By: Greg LaBarge and Glen Arnold
As corn silage harvest starts, livestock producers and commercial manure applicators will follow with fall manure applications. Manure should be incorporated with a toolbar at application or soon after application with tillage to keep nutrients in place. Incorporation works well to preserve P and K for future crops, but nitrogen (N) is different. N is initially retained in the soil but will leach through tile or volatilize into the air unless we capture it in a growing crop. Cover crops fit well in the role of N retention. Ohio edge-of-field research monitoring agricultural practice impacts shows a reduction of tile nitrate losses of 84% with cover crops. Plus, there is an added benefit of preventing soil erosion.
Cereal rye, wheat, and oats are common cover crops after manure application. However, farmers also use radishes, clover, annual ryegrass, Sudan grass, or almost any species they are comfortable growing. Some species can provide harvestable forage back to the farm.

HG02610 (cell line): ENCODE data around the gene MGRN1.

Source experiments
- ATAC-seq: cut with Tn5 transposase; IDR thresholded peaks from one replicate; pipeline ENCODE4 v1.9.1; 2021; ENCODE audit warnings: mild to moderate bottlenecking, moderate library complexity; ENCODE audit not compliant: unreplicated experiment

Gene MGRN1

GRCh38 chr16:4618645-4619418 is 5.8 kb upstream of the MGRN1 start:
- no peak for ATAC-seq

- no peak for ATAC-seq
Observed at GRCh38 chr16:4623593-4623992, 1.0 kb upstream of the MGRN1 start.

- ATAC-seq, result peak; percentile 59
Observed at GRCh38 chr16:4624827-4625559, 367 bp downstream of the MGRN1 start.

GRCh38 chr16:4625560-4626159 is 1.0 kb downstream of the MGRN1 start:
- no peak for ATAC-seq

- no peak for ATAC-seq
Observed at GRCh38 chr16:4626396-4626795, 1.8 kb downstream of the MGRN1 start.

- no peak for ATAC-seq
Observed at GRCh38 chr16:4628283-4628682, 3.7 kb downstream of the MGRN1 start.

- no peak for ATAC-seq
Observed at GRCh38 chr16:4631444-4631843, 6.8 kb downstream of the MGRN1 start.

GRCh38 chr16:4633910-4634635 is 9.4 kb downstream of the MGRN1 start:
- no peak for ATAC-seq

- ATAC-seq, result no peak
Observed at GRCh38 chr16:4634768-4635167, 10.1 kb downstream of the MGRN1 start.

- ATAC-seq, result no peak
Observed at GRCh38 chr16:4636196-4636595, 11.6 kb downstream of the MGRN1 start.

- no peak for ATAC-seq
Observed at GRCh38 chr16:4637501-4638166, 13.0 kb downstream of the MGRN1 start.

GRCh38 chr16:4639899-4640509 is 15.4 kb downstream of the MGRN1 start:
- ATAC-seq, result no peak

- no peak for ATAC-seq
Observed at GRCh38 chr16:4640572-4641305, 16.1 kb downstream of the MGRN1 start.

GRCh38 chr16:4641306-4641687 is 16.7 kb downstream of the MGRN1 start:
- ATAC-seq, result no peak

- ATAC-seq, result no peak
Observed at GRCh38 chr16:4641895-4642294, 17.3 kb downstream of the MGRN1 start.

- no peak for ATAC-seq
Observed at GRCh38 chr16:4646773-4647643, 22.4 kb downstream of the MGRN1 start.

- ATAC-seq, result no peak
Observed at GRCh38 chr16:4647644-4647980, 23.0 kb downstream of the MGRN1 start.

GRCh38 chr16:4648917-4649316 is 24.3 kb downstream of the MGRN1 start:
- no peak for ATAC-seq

- Cereal rye is frequently planted. Because rye over-winters, research has shown it can capture and hold 25 to 50 pounds of nitrogen per acre in the organic form as roots and plant tissue. It germinates at lower temperatures than oats and may be planted later in the fall. However, less nitrogen will be retained due to less biomass accumulation.
- Another excellent cover crop for recycling nitrogen is wheat. Like cereal rye, can wheat germinates at lower soil temperatures, overwinters, and is an easy cover crop to control the following spring. It will also capture large amounts of the available nitrogen from livestock manure.
- Oats are sometimes used as a fall cover crop but need to be planted soon after silage harvest. Drilling oats improves germination and growth. Oats will not overwinter.
Cover crops can help livestock farmers recapture nutrients and conserve soil by reducing erosion. All livestock producers should consider Best Management Practices when applying manure. The goal should be to combine nutrient recovery and protect the environment. For more information on cover crops, consult https://www.midwestcovercrops.org/.